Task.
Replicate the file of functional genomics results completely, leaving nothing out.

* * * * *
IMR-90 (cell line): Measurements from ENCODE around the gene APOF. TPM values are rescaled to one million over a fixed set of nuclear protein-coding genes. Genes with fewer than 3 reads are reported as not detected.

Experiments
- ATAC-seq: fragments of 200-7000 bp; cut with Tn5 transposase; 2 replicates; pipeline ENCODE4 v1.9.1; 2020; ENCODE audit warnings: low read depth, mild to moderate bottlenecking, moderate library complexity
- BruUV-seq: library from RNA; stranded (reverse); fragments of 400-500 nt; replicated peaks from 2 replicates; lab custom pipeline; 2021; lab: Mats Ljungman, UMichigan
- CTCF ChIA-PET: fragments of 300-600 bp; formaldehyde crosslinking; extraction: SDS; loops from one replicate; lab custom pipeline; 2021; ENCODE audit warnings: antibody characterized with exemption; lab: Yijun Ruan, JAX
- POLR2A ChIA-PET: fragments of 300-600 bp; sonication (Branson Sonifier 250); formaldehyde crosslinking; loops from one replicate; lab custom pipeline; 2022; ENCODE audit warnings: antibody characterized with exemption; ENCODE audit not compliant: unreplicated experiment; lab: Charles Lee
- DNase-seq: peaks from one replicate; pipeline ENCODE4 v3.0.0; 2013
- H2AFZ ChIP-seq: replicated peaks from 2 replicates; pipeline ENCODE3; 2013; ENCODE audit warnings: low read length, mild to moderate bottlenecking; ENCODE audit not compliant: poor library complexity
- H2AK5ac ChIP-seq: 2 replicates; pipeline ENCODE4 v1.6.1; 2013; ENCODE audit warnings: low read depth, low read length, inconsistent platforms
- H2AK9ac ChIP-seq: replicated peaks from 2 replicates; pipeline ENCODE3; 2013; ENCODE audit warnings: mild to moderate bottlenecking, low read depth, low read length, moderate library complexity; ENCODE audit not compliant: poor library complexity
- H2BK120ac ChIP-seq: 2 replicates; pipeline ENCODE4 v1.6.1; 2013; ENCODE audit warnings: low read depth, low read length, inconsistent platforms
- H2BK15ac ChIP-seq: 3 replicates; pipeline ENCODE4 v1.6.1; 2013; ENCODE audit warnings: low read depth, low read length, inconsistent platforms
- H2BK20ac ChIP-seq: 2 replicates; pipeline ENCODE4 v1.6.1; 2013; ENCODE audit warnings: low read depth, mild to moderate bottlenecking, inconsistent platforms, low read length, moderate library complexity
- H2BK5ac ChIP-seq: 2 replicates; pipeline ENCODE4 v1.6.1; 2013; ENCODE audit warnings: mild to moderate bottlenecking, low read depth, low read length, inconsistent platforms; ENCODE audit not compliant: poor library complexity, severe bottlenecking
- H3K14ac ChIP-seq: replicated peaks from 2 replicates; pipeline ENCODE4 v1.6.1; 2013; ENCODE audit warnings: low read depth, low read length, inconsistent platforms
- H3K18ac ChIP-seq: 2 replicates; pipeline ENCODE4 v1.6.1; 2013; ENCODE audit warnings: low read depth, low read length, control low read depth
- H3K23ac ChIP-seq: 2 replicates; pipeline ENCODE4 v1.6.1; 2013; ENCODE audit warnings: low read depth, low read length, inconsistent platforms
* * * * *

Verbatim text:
IMR-90 (cell line): Measurements from ENCODE around the gene APOF. TPM values are rescaled to one million over a fixed set of nuclear protein-coding genes. Genes with fewer than 3 reads are reported as not detected.

Experiments
- ATAC-seq: fragments of 200-7000 bp; cut with Tn5 transposase; 2 replicates; pipeline ENCODE4 v1.9.1; 2020; ENCODE audit warnings: low read depth, mild to moderate bottlenecking, moderate library complexity
- BruUV-seq: library from RNA; stranded (reverse); fragments of 400-500 nt; replicated peaks from 2 replicates; lab custom pipeline; 2021; lab: Mats Ljungman, UMichigan
- CTCF ChIA-PET: fragments of 300-600 bp; formaldehyde crosslinking; extraction: SDS; loops from one replicate; lab custom pipeline; 2021; ENCODE audit warnings: antibody characterized with exemption; lab: Yijun Ruan, JAX
- POLR2A ChIA-PET: fragments of 300-600 bp; sonication (Branson Sonifier 250); formaldehyde crosslinking; loops from one replicate; lab custom pipeline; 2022; ENCODE audit warnings: antibody characterized with exemption; ENCODE audit not compliant: unreplicated experiment; lab: Charles Lee
- DNase-seq: peaks from one replicate; pipeline ENCODE4 v3.0.0; 2013
- H2AFZ ChIP-seq: replicated peaks from 2 replicates; pipeline ENCODE3; 2013; ENCODE audit warnings: low read length, mild to moderate bottlenecking; ENCODE audit not compliant: poor library complexity
- H2AK5ac ChIP-seq: 2 replicates; pipeline ENCODE4 v1.6.1; 2013; ENCODE audit warnings: low read depth, low read length, inconsistent platforms
- H2AK9ac ChIP-seq: replicated peaks from 2 replicates; pipeline ENCODE3; 2013; ENCODE audit warnings: mild to moderate bottlenecking, low read depth, low read length, moderate library complexity; ENCODE audit not compliant: poor library complexity
- H2BK120ac ChIP-seq: 2 replicates; pipeline ENCODE4 v1.6.1; 2013; ENCODE audit warnings: low read depth, low read length, inconsistent platforms
- H2BK15ac ChIP-seq: 3 replicates; pipeline ENCODE4 v1.6.1; 2013; ENCODE audit warnings: low read depth, low read length, inconsistent platforms
- H2BK20ac ChIP-seq: 2 replicates; pipeline ENCODE4 v1.6.1; 2013; ENCODE audit warnings: low read depth, mild to moderate bottlenecking, inconsistent platforms, low read length, moderate library complexity
- H2BK5ac ChIP-seq: 2 replicates; pipeline ENCODE4 v1.6.1; 2013; ENCODE audit warnings: mild to moderate bottlenecking, low read depth, low read length, inconsistent platforms; ENCODE audit not compliant: poor library complexity, severe bottlenecking
- H3K14ac ChIP-seq: replicated peaks from 2 replicates; pipeline ENCODE4 v1.6.1; 2013; ENCODE audit warnings: low read depth, low read length, inconsistent platforms
- H3K18ac ChIP-seq: 2 replicates; pipeline ENCODE4 v1.6.1; 2013; ENCODE audit warnings: low read depth, low read length, control low read depth
- H3K23ac ChIP-seq: 2 replicates; pipeline ENCODE4 v1.6.1; 2013; ENCODE audit warnings: low read depth, low read length, inconsistent platforms